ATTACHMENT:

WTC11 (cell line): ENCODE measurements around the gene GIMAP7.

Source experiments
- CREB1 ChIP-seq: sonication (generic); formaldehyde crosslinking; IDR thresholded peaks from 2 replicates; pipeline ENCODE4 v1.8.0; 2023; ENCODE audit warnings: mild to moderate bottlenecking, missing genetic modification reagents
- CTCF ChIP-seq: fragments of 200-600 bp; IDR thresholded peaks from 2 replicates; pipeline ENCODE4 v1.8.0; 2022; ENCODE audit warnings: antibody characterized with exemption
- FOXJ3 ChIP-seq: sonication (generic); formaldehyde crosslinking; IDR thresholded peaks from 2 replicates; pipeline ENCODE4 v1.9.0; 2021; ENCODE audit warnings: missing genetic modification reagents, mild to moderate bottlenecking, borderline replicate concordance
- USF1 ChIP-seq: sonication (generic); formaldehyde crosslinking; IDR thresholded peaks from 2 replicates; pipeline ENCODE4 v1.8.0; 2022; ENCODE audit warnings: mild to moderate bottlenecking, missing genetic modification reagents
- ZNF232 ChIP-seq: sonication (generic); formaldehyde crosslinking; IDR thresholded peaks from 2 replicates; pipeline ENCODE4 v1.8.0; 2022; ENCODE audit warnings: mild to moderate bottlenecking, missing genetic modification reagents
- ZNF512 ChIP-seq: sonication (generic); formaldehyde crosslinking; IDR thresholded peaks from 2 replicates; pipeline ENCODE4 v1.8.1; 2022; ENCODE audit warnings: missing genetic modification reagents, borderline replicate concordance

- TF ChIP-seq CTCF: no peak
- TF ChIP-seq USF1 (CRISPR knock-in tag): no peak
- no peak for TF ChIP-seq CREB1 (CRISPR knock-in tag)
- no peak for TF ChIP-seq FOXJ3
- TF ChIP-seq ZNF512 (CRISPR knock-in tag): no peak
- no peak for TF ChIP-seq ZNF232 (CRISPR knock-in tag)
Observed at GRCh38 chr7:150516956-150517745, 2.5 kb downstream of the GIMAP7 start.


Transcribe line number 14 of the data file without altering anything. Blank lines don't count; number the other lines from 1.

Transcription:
- no peak for TF ChIP-seq ZNF232 (CRISPR knock-in tag)